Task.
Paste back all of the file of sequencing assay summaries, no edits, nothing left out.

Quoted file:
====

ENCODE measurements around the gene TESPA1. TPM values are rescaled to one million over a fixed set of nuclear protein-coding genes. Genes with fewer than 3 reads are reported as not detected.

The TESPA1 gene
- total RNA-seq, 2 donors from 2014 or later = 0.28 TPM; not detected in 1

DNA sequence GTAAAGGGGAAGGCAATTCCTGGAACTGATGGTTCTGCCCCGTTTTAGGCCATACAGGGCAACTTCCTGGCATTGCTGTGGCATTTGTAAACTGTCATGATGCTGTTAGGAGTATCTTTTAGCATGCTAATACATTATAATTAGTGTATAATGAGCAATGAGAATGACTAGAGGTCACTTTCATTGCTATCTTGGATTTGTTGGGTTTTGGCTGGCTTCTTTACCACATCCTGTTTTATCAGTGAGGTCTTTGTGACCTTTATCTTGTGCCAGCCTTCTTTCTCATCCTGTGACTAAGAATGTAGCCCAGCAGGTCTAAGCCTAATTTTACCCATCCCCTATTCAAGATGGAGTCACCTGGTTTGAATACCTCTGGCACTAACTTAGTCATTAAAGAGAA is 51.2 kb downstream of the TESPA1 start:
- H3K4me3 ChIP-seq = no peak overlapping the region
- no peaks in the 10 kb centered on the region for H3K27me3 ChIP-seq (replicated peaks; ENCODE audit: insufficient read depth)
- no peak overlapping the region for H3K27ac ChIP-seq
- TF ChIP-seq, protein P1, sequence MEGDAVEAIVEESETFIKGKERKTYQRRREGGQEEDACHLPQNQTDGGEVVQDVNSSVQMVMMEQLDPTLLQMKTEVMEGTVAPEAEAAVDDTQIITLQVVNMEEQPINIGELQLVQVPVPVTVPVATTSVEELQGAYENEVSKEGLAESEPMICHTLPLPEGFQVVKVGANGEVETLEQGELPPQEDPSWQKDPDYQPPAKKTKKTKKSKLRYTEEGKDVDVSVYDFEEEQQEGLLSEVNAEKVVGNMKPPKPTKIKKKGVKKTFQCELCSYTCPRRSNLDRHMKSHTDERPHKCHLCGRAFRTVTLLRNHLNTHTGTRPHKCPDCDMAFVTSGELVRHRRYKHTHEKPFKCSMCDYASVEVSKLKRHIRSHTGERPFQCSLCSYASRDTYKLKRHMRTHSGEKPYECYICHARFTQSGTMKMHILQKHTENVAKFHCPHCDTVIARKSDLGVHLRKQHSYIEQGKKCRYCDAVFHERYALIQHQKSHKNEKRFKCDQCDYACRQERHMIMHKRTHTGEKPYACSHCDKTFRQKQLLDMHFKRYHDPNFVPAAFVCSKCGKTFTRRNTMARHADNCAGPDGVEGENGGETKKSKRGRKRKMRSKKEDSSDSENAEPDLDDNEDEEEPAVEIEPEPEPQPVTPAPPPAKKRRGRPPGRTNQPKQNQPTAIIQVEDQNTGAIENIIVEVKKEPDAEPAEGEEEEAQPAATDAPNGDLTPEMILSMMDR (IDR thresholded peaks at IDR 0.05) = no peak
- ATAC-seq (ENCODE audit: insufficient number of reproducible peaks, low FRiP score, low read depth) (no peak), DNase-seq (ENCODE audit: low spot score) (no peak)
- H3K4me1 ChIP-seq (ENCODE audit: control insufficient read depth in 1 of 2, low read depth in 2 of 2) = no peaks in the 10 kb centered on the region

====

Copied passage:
ENCODE measurements around the gene TESPA1. TPM values are rescaled to one million over a fixed set of nuclear protein-coding genes. Genes with fewer than 3 reads are reported as not detected.

The TESPA1 gene
- total RNA-seq, 2 donors from 2014 or later = 0.28 TPM; not detected in 1

DNA sequence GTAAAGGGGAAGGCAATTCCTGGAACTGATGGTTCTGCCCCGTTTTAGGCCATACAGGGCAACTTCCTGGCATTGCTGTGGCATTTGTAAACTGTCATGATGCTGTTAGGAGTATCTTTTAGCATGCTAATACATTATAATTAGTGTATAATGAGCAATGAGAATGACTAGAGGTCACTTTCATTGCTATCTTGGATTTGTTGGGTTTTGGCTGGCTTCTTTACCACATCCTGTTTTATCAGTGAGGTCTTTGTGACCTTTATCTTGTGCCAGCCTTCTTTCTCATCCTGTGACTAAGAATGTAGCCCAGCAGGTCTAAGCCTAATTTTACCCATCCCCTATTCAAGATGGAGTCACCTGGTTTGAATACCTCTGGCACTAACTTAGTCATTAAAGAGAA is 51.2 kb downstream of the TESPA1 start:
- H3K4me3 ChIP-seq = no peak overlapping the region
- no peaks in the 10 kb centered on the region for H3K27me3 ChIP-seq (replicated peaks; ENCODE audit: insufficient read depth)
- no peak overlapping the region for H3K27ac ChIP-seq
- TF ChIP-seq, protein P1, sequence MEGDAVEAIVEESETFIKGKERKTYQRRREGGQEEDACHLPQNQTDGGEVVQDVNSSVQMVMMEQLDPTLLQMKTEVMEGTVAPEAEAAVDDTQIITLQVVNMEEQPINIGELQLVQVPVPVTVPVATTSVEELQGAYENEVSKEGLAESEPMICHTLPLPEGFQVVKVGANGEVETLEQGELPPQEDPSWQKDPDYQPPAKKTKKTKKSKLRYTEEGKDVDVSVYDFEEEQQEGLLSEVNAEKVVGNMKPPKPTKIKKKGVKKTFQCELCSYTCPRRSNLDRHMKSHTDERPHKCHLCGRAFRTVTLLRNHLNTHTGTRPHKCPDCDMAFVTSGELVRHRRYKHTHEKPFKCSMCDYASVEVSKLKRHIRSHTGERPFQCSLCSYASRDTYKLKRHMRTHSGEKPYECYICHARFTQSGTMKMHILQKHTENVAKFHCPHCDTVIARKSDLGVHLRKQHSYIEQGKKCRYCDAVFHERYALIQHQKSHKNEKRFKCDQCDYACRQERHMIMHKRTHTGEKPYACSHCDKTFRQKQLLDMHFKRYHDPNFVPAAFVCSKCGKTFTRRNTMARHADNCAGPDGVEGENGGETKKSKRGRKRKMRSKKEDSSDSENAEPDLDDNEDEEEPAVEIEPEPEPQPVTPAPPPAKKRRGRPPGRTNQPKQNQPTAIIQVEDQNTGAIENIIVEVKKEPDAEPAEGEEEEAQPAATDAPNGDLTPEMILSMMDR (IDR thresholded peaks at IDR 0.05) = no peak
- ATAC-seq (ENCODE audit: insufficient number of reproducible peaks, low FRiP score, low read depth) (no peak), DNase-seq (ENCODE audit: low spot score) (no peak)
- H3K4me1 ChIP-seq (ENCODE audit: control insufficient read depth in 1 of 2, low read depth in 2 of 2) = no peaks in the 10 kb centered on the region